President Barack Obama has reached into the private sector and named Howard A. Schmidt as the new coordinator for cybersecurity in the administration – a new “Cybersecurity Czar,” if you will. Mr. Schmidt has his work cut out for him; balancing the many and often divergent – even parochial – interests of the many federal agencies concerned with the security of their computer systems and information. Schmidt also will have to consider the security of the government’s cyber systems as they relate to the business sector and to other governments – state, local and foreign.
The approach Schmidt takes, and the perspective he decides to bring to his new job will in large part determine whether this administration will succeed in protecting vital national security and economic data from domestic and foreign threats.
Often, the federal government trains its attention on the “big picture” – in this case, global cybersecurity – and in so doing concludes it has addressed the problem sufficiently; and then diverts its attentions to other problems. It sees the forest but not the trees.
The newest “czar” may decide to spend his time focusing on the cyber “forest” – such things as a cybersecurity treaty and national legislation giving the president broad powers over civilian cybersecurity, as for example, in draft legislation that has been floating around Capitol Hill for many months (the “Cybersecurity Act of 2009”). If he does this, he runs the risk of squandering an opportunity to make some real headway toward improving security of our working national defense systems that sorely are in need of fixing.
For example, as reported publicly in recent days, US military video technology being employed in Iraq has been compromised repeatedly. Iraqi militants have successfully hacked into American video transmissions; including those actually targeting enemy positions by our drone aircraft. This hacking apparently has been accomplished with the help of a software program called “SkyGrabber,” available on the internet for $25.95.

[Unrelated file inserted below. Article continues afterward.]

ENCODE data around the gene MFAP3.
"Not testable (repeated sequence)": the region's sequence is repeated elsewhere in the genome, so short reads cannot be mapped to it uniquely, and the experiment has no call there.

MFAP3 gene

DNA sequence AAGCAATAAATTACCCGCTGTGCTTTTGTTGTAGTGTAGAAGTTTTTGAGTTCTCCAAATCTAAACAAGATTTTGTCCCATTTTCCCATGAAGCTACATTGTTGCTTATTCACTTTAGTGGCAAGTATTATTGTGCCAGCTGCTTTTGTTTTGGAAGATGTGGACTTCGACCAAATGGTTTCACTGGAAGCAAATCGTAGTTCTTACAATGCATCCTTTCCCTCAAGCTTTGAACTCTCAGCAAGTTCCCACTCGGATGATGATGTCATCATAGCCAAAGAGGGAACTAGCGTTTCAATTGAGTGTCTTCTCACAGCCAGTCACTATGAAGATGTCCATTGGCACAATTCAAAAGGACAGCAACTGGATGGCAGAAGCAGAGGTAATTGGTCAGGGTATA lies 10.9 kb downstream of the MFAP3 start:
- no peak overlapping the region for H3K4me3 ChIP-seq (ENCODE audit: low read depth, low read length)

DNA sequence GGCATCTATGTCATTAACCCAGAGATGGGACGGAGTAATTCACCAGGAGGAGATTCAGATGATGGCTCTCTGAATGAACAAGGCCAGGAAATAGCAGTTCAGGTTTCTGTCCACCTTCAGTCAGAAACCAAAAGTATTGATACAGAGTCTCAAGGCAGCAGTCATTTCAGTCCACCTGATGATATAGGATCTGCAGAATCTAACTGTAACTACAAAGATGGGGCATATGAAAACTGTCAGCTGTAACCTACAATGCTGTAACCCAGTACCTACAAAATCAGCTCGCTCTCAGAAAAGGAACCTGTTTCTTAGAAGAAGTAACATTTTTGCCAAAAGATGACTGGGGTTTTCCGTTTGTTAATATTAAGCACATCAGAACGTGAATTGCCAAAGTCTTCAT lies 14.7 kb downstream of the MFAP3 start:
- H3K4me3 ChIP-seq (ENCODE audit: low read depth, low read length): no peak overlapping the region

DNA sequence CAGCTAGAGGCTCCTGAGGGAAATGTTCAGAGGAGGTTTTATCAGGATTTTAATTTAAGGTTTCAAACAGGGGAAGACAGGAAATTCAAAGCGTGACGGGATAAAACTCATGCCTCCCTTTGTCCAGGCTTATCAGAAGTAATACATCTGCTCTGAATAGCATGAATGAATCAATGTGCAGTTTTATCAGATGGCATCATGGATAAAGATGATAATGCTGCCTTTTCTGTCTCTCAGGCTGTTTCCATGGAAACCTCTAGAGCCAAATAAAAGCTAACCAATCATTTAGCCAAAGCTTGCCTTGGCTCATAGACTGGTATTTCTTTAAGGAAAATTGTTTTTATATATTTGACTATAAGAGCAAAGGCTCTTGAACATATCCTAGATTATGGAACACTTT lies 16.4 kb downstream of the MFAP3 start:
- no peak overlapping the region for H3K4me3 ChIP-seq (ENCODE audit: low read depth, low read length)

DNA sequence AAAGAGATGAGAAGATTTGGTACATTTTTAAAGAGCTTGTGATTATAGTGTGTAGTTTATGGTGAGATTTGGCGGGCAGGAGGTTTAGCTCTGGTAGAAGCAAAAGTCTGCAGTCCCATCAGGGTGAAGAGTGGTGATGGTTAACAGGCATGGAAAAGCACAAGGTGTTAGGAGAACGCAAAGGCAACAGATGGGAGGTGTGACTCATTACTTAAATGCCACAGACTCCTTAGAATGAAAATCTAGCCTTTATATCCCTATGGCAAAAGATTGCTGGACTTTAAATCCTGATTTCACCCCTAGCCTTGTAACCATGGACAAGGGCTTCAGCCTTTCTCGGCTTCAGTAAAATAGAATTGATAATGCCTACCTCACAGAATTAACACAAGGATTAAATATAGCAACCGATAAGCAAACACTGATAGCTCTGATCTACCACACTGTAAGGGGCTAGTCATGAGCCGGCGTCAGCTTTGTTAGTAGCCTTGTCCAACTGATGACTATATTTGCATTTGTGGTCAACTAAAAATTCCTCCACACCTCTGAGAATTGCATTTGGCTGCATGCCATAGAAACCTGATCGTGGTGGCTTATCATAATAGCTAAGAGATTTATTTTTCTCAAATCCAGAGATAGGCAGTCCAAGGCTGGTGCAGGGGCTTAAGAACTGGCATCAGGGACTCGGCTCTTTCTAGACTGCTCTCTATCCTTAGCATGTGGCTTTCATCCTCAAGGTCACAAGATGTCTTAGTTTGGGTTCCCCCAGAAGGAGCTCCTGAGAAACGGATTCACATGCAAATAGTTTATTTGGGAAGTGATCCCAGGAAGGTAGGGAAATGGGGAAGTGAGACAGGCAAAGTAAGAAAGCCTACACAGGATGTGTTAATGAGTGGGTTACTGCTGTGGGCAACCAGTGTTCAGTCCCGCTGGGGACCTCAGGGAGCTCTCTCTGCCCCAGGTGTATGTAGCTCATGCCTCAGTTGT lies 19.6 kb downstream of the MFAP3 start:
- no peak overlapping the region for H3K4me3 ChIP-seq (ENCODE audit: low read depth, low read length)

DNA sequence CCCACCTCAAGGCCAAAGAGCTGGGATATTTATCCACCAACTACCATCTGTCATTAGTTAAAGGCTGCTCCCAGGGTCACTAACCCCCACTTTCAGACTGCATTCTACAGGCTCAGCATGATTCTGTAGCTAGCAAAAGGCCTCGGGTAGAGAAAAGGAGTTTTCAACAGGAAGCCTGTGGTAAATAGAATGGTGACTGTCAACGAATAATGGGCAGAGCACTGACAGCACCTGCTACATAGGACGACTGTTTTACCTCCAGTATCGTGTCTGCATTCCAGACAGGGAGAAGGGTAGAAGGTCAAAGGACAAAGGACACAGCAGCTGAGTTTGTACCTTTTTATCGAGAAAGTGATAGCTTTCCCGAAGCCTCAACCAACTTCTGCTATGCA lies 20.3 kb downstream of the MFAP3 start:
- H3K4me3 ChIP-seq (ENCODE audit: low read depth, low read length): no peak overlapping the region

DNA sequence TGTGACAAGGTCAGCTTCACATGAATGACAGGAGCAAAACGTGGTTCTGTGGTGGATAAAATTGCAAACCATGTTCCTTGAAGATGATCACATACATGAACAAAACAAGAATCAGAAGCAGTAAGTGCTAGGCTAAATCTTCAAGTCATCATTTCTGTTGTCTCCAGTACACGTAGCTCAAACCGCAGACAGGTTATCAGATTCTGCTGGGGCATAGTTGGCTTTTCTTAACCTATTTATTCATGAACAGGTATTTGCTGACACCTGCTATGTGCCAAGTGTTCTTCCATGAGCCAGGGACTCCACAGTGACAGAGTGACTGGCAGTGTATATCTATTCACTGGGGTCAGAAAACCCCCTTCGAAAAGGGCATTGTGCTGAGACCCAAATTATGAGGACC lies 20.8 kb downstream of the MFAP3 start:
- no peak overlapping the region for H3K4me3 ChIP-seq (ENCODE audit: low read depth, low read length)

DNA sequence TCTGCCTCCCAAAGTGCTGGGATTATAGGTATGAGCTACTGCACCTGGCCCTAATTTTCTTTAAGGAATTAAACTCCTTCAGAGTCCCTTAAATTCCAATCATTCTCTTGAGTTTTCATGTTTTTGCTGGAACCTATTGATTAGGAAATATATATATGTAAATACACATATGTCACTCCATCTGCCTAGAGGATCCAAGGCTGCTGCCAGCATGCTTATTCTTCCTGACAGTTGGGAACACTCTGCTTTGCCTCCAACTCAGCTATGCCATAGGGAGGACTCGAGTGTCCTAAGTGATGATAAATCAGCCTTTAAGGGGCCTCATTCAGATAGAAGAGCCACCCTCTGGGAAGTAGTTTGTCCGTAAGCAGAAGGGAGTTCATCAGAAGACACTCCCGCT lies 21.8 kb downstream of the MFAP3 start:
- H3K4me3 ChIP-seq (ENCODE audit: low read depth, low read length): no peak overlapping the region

Obviously, the US military, in focusing on deploying high tech weaponry on the battlefield, has overlooked the low-tech interception technology available to anyone with $30 to spend. The mighty US Department of Defense seems to have forgotten the not-so-minor detail of encrypting the technology used to protect our troops and destroy the enemy.
This problem apparently is not new. As reported by the Wall Street Journal recently, for example, it has been known that US military video transmissions were vulnerable since the 1990s. In fact, senior members of the Joint Staff knew that Russia and China were intercepting and manipulating video from unmanned aircraft and Remotely Operated Video Enhanced Receiver (ROVER) since 2004. Our top military brass chose to ignore such problems with the unsecure signals because they were more concerned with roadside bomb attacks.
Congress and the Obama administration should demand accountability of the Defense Department, and ask the Joint Chiefs why technological systems have been installed hastily and not properly encrypted. Whether the new cybersecurity czar will have a sufficiently robust portfolio, backed up by the president and the defense secretary personally, to address such serious problems, remains to be seen. But if he doesn’t, problems such as those that have surfaced recently regarding the lack of cybersecurity in our operational defense and weapons systems will only worsen. And that’s just one part of his job description.